FM Alexander, inventor (or discoverer, take your pick) of the Alexander Technique, described his work as “investigations in a new field of practical experimentation upon the living human being”(*).
Yow!! That sounds, well, DIFFICULT. Most of us would hesitate to take on a field of practical experimentation. And ‘investigation’? Sounds like the taxman. So how about this instead:
Same or Different?
It’s such a simple little question. But it hides a whole series of thought processes.
To start with, you have to recognise a starting point. You have to have something to be the ‘same as’ or ‘different to’; a ‘before’. It could be how you are moving, which is most likely in an Alexander lesson, but it could equally well be how you are tackling some big life problem.
Then you have to recognise an ending point. You have to have the thing that is the same or that is different; an ‘after’.
And you need a set of criteria to judge. Faster, softer, less soggy in the middle, happier, easier. There are plenty of different criteria, and by and large we each have our own.
Finally, there is of course the question of what you do with the answer, once you have one. Which is an entirely different blog.
But most important of all is the fact that you are asking the question. You are going through those hidden thought processes, repeatedly or – better still – consistently. You are no longer just accepting how you move for the slightly unsatisfactory experience you find it; or you are no longer assuming that the process of life has to follow the old, familiar pattern. By taking on just one simple question, things begin to look different.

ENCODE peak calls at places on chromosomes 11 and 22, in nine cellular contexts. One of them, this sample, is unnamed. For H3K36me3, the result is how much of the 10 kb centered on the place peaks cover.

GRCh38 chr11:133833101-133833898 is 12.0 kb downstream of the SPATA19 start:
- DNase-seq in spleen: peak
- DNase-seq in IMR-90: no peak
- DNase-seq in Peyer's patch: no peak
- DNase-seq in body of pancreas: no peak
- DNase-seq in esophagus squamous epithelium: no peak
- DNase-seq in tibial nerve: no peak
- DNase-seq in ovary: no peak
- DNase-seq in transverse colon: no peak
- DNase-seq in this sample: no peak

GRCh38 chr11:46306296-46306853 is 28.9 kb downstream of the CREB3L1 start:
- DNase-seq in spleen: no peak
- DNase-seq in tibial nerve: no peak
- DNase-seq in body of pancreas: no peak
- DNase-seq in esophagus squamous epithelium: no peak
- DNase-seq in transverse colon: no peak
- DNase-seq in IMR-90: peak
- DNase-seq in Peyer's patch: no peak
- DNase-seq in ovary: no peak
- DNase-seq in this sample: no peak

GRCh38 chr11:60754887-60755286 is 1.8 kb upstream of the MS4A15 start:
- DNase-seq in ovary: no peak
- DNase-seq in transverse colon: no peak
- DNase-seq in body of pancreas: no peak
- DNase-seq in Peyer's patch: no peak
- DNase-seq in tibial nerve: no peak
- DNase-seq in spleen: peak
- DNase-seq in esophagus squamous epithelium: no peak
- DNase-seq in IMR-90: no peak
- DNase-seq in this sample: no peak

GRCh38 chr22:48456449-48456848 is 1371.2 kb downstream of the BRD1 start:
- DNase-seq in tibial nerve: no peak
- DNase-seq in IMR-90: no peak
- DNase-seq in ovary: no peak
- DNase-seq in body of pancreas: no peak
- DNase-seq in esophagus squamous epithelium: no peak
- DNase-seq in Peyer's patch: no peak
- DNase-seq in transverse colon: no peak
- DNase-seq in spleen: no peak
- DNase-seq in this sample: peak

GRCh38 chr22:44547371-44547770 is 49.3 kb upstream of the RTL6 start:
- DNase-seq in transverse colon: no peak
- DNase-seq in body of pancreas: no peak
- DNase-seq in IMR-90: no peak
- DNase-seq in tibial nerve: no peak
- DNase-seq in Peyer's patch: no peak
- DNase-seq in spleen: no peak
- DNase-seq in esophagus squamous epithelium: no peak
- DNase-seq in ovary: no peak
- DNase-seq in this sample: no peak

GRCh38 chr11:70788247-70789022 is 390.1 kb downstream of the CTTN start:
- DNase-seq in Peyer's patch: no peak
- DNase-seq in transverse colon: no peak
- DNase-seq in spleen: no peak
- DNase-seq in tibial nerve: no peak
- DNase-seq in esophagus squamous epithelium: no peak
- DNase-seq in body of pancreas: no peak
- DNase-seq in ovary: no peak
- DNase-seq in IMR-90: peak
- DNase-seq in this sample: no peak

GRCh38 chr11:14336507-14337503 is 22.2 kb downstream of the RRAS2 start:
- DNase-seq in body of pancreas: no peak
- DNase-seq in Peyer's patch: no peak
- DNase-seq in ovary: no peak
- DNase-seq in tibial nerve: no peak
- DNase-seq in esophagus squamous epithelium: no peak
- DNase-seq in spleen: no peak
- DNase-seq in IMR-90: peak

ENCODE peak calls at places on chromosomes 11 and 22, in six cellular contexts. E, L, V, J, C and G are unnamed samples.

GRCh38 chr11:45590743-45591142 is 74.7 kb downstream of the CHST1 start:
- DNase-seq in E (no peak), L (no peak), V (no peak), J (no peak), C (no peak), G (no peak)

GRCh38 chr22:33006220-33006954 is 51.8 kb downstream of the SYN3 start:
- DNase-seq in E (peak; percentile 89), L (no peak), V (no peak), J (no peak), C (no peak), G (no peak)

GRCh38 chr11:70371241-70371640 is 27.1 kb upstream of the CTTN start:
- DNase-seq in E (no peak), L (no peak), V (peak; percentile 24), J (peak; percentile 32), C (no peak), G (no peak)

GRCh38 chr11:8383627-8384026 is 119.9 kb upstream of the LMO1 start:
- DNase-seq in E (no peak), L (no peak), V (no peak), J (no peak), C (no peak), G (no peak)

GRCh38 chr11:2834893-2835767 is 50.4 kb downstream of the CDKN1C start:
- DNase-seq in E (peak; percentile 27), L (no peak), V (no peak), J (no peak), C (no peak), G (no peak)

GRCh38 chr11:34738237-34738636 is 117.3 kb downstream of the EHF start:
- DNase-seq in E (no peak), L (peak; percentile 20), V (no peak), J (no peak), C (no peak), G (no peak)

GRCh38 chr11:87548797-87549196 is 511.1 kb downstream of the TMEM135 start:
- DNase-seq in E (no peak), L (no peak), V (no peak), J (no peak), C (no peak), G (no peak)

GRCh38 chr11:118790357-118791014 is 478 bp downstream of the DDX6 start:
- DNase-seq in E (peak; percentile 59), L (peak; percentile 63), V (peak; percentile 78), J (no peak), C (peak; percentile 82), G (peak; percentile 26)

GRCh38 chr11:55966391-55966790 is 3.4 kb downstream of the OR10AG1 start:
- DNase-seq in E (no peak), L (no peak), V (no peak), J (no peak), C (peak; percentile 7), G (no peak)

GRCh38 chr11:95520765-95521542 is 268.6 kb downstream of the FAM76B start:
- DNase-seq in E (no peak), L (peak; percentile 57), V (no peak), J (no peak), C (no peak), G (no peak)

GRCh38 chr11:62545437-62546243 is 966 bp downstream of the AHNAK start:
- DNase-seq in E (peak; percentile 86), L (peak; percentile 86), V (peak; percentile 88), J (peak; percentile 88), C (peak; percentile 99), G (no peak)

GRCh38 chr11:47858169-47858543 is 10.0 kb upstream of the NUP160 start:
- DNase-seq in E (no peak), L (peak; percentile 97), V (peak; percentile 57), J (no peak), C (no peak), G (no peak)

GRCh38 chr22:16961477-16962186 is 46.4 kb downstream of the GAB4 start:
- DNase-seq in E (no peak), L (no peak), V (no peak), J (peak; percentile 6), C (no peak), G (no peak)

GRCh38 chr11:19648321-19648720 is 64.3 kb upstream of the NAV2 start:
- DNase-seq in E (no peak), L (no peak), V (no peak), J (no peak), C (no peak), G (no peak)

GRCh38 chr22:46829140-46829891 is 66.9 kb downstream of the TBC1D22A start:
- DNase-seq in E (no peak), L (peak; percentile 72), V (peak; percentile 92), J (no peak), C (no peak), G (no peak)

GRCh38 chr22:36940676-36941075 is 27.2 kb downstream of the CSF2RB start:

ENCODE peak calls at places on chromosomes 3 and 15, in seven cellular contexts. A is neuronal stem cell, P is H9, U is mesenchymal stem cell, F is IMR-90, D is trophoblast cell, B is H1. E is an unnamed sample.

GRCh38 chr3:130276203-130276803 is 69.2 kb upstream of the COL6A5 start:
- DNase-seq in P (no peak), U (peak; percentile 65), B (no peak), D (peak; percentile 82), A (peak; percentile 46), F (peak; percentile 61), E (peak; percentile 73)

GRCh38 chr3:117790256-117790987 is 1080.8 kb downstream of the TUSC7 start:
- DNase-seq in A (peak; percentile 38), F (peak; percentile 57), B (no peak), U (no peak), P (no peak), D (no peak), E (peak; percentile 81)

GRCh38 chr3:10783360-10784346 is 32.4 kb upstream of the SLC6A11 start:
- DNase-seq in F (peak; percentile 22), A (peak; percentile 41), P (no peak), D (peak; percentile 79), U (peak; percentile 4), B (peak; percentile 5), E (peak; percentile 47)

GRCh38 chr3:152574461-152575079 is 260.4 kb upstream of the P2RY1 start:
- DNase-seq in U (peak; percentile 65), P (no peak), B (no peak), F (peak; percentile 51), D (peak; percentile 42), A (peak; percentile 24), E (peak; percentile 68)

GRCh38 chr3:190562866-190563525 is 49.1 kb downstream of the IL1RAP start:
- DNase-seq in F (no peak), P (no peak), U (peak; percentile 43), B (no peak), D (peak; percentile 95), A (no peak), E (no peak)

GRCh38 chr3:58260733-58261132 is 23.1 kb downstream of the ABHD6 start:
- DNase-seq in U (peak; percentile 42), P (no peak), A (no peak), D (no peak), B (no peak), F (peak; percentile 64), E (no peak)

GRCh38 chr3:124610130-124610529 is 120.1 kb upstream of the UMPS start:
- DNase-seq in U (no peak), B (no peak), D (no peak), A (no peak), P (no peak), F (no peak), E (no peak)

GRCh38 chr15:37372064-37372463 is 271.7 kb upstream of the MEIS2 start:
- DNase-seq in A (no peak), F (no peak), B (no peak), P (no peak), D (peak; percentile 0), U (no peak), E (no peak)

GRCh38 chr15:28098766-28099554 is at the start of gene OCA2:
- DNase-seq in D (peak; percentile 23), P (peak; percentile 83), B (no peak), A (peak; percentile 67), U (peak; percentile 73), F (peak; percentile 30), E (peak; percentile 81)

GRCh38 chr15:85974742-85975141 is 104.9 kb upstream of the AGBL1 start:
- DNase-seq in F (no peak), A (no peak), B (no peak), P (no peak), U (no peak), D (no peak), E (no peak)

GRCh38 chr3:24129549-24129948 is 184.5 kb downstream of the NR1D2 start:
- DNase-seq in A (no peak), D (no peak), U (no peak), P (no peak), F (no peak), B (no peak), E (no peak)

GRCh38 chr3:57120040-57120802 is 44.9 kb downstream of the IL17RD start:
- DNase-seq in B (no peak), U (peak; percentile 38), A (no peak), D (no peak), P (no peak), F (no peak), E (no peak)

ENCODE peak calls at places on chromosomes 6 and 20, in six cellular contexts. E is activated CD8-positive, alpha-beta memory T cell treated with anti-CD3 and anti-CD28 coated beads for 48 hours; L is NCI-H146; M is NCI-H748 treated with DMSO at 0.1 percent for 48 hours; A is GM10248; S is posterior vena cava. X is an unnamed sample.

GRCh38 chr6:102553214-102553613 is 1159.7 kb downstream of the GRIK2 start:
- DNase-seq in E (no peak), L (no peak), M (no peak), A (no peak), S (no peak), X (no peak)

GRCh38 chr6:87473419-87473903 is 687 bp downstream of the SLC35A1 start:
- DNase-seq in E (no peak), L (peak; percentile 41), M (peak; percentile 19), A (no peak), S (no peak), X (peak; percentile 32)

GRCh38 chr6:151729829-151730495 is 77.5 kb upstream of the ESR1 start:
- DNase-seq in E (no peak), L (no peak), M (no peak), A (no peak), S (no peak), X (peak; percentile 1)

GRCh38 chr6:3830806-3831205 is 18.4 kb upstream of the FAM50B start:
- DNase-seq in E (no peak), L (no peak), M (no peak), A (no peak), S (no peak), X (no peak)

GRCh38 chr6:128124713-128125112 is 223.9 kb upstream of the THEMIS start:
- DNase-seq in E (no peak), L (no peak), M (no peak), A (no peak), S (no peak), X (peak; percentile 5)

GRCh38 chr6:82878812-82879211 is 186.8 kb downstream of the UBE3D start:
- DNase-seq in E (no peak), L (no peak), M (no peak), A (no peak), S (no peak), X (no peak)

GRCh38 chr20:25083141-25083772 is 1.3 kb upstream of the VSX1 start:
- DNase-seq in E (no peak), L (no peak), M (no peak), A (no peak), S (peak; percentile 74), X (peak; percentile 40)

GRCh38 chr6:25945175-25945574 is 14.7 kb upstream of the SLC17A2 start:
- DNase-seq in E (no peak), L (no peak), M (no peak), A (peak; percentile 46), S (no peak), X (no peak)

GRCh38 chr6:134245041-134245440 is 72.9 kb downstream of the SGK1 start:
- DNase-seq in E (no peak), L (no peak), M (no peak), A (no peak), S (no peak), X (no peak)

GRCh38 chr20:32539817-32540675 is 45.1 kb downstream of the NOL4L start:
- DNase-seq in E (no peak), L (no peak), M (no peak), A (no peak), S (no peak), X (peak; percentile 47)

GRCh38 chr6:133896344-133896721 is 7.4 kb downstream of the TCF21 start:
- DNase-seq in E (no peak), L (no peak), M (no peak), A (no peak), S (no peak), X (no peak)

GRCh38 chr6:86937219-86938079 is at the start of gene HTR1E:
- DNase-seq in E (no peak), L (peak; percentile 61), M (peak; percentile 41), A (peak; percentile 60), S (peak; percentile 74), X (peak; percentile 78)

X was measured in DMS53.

Bill Watterson(**), master of the insightful and irresistible cartoon, put it this way:
Your preparation for the real world is not in the answers you’ve learned, but in the questions you’ve learned how to ask yourself.
‘Same or Different?’ is simply a brilliant question to ask yourself.
(*)FM Alexander, ‘Use of the Self’, IRDEAT edition p.409. I should just quickly point out that the living human being was himself, and the experimentation didn’t involve wires, lightning, or sharp objects. But it did involve a brain.
(**)Bill Watterson, address at Kenyon College, 1990, via @brainpicker http://ow.ly/pEki4. If you’ve not read his Calvin and Hobbes cartoons, you really must.
Image courtesy of Danilo Rizzuti / FreeDigitalPhotos.net